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Foreign Direct Investment. Mobilizing International Resources for Development in the ESCWA Region Riad Meddeb Division on Investment and Enterprise. I- FDI trends in ESCWA region II- FDI and development : Challenges for ESCWA countries . I. FDI TRENDS IN ESCWA REGION. ESCWA in Comparison.

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Foreign Direct Investment

Mobilizing International Resources for Development in the ESCWA Region

Riad Meddeb

Division on Investment and Enterprise


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I- FDI trends in ESCWA region

II- FDI and development : Challenges for ESCWA countries


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I

FDI TRENDS IN ESCWA REGION



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FDI Inflows

Source: UNCTAD, FDI/TNC database (www.unctad.org/fdistatistics/)


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Top Recipient Countries

Source: UNCTAD, FDI/TNC database (www.unctad.org/fdistatistics/)



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Distribution of FDI flows among ESCWA countries, by range, 2006

Source:TNC database (www.unctad.org/fdistatistics/)


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FDI Outflows 2006

Source: UNCTAD, FDI/TNC database (www.unctad.org/fdistatistics/)


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FDI Outflows 2006

Source: UNCTAD, World Investment Report 2007.



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Top Recipient Sectors 2006

  • Services remained the dominant sector for FDI in the region, a major proportion of which went to financial services.

  • There were also several large deals in telecommunications.

  • High oil prices have are attracting increasing FDI in oil and gas-related industries.

  • GCC countries with large surpluses are rapidly increasing expenditures on large infrastructure projects, which are also attracting more FDI.


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Diversifying Industries 2006

  • The Gulf countries seeking to diversify their production activities beyond oil-related activities have set up initiatives to attract FDI into the manufacturing sector.

  • One example is the establishment of Free Trade and Industrial Zones in the United Arab Emirates.

  • The largest of these zones is the Jebel Ali Free Zone in Dubai.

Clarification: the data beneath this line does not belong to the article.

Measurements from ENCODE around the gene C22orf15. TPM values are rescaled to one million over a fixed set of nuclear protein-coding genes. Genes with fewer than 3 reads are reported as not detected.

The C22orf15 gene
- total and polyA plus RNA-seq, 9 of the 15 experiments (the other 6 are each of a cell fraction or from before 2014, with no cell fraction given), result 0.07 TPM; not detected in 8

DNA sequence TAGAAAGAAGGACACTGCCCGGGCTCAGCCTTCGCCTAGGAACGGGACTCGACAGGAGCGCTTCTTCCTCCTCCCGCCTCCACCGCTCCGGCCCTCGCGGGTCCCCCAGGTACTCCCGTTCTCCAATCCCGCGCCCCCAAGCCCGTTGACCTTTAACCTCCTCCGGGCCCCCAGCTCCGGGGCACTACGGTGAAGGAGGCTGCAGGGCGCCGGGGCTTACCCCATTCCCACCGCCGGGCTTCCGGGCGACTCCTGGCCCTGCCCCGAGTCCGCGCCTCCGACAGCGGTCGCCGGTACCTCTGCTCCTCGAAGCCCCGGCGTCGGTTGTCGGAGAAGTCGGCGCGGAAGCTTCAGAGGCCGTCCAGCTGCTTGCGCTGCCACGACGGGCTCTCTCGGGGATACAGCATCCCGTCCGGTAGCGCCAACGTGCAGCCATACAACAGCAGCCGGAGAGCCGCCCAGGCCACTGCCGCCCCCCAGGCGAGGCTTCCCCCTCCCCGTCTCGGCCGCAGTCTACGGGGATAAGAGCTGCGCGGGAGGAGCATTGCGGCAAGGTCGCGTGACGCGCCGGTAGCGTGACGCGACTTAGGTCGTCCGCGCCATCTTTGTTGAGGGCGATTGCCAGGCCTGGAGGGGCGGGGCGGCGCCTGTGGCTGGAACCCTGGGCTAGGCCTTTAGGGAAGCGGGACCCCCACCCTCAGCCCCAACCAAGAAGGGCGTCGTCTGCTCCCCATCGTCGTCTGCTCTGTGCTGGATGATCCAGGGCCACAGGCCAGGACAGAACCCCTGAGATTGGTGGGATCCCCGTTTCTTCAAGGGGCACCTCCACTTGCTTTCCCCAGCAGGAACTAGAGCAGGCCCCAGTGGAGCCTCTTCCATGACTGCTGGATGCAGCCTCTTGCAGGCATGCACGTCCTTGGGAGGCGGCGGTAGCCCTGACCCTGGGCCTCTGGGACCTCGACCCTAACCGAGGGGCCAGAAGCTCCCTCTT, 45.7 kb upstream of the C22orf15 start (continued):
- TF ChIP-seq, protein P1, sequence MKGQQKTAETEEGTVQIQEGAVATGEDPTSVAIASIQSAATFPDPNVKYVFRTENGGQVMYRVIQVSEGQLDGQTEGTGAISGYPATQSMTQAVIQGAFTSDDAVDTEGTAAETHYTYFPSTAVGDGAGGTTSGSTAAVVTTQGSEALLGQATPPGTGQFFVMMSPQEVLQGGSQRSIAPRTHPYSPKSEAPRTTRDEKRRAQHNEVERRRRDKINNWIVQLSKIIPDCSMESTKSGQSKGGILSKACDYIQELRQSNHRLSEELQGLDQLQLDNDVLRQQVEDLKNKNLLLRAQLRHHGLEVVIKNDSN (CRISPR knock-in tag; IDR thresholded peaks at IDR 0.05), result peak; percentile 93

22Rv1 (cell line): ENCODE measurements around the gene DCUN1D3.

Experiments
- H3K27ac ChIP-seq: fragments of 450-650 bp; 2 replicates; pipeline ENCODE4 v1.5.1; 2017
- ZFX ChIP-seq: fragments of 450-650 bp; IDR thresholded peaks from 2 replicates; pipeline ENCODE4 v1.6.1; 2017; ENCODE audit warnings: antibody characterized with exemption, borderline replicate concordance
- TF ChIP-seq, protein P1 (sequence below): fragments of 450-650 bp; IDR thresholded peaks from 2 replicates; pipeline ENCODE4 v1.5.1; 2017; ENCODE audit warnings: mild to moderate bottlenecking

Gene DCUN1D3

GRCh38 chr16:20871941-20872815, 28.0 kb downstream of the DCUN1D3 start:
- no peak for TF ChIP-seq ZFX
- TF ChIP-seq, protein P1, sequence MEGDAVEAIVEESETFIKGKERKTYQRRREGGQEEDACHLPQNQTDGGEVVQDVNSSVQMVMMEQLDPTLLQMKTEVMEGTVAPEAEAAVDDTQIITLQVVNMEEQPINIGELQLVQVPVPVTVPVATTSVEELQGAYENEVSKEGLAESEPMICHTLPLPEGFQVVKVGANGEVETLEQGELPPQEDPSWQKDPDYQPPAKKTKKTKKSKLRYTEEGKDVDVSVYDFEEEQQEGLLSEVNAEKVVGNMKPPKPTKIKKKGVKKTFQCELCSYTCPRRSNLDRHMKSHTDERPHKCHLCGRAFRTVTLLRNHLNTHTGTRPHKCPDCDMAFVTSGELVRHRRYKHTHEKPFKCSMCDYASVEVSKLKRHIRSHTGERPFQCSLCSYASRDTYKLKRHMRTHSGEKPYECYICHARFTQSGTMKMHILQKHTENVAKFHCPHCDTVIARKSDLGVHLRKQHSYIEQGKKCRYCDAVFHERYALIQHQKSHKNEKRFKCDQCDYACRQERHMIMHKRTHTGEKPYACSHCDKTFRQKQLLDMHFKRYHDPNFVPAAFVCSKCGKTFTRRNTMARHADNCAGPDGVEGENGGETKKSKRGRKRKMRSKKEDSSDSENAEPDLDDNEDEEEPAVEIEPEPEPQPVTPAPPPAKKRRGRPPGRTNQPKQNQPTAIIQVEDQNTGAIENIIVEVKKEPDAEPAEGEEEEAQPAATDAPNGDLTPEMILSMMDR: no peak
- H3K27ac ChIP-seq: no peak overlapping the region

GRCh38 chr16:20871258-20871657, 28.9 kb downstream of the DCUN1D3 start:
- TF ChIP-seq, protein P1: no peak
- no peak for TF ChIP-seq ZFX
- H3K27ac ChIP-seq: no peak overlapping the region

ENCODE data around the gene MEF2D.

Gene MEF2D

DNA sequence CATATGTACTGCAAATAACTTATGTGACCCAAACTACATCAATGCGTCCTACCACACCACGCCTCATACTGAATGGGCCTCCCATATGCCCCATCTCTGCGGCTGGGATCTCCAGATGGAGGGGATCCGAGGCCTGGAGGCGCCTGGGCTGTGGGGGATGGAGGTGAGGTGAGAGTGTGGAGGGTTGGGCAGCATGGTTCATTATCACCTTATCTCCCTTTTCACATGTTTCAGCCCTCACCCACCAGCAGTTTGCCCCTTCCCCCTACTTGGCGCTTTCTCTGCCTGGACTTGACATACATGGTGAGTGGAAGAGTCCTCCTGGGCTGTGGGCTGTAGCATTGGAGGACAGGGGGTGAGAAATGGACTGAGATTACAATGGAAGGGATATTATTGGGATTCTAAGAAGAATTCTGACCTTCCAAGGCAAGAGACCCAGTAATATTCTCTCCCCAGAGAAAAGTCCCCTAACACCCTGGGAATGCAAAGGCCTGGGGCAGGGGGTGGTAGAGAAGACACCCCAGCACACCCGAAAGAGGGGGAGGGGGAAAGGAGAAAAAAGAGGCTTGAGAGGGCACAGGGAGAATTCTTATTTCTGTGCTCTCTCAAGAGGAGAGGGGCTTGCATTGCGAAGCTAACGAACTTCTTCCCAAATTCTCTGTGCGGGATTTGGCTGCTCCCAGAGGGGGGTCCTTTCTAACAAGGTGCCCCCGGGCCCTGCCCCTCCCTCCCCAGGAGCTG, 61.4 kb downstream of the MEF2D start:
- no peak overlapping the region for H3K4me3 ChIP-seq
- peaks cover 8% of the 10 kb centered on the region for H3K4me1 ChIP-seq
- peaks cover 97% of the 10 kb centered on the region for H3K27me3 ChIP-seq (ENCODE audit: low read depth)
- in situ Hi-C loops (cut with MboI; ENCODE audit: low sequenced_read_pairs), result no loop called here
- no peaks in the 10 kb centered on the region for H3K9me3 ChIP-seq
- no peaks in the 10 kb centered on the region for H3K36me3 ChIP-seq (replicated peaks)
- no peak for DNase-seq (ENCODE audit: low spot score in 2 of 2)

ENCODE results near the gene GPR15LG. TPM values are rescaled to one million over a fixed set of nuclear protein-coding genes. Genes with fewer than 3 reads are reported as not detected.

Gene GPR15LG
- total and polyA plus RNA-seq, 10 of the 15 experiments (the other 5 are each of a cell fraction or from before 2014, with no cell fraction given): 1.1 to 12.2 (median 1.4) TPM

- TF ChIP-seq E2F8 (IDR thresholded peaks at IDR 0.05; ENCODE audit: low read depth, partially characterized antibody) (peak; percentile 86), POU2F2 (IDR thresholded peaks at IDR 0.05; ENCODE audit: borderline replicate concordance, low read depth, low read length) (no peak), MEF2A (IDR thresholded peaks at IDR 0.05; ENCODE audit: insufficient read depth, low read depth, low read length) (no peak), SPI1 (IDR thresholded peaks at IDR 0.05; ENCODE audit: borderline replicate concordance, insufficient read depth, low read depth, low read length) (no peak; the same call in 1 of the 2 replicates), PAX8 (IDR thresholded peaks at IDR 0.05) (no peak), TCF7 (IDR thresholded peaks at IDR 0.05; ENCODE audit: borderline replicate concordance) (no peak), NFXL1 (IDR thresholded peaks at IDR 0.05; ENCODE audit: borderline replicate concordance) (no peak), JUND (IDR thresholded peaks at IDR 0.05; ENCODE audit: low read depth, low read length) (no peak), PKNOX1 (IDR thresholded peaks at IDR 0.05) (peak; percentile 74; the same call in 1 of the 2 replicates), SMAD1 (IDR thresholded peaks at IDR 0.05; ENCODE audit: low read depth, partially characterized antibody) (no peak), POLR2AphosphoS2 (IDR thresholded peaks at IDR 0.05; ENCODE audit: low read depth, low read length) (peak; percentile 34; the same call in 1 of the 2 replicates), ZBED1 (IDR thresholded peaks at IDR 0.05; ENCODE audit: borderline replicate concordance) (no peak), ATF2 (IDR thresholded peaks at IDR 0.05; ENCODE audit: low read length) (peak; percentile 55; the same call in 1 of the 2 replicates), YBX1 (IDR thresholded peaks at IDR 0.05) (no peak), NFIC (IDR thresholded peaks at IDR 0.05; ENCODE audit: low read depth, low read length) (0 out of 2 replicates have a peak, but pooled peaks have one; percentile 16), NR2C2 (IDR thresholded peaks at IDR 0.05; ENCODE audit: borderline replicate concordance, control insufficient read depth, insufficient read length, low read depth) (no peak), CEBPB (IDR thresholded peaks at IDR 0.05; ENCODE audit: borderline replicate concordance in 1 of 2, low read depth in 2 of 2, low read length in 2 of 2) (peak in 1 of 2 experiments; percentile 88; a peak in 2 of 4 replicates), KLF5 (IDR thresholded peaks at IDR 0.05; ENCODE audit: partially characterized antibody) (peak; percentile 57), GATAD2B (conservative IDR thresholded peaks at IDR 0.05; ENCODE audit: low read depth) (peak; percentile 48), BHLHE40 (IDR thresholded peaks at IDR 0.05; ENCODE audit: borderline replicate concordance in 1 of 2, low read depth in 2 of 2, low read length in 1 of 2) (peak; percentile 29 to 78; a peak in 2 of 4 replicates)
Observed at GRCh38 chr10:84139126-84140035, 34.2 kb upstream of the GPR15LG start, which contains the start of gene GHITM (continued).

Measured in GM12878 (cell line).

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Qualified Industrial Zones 2006

  • Jordan has taken a similar approach with its Qualified Industrial Zones (QIZ).

  • These zones are attracting investors to set up manufacturing plants to take advantage of Jordan's preferential trade agreements with the United States and Europe.


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FDI Potential and Performance 2006

Source: UNCTAD World Investment Report 2007


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II 2006

FDI AND DEVELOPMENT :

Challenge for ESCWA countries


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CHALLENGE 2006

The objectives and the challenge for ESCWA countries is not just to stimulate FDI fows, but private flows which lead to Development


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New Actors since 2002 2006

  • Foreign investment originating from developing countries has emerged as a new actor unforseen in the Monterrey Consensus.

  • Private equipty funds and sovereign funds from ESCWA(GCC) have become a essential source of FDI in recent years.

  • Cross-border M&As by investors from ESCWA countries with large current-account surpluses from high oil prices.

  • About two-thirds of cross-border M&As from the ESCWA region in 2006 targeted developed countries, especially the United Kingdom, Canada and the United States.


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South-to-South Investment within ESCWA region 2006

  • Investors from developing countries may have technologies and business models more adaptable to the economies of FDI recipients.

  • High oil prices are supporting high growth in oil-exporting countries and some Gulf governments are spending much more on infrastructure.

  • Most greenfield investments from ESCWA went to developing countries in South, East and South-East Asia.

  • Increase of ESCWA investment in Maghreb countries.

  • However, investments from one ESCWA country to another within the region is growing and needs to be encouraged.


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Domestic Private Sector 2006

  • Foreign direct investment provides capital for a country's economic development, if the right policies and investment environment is in place.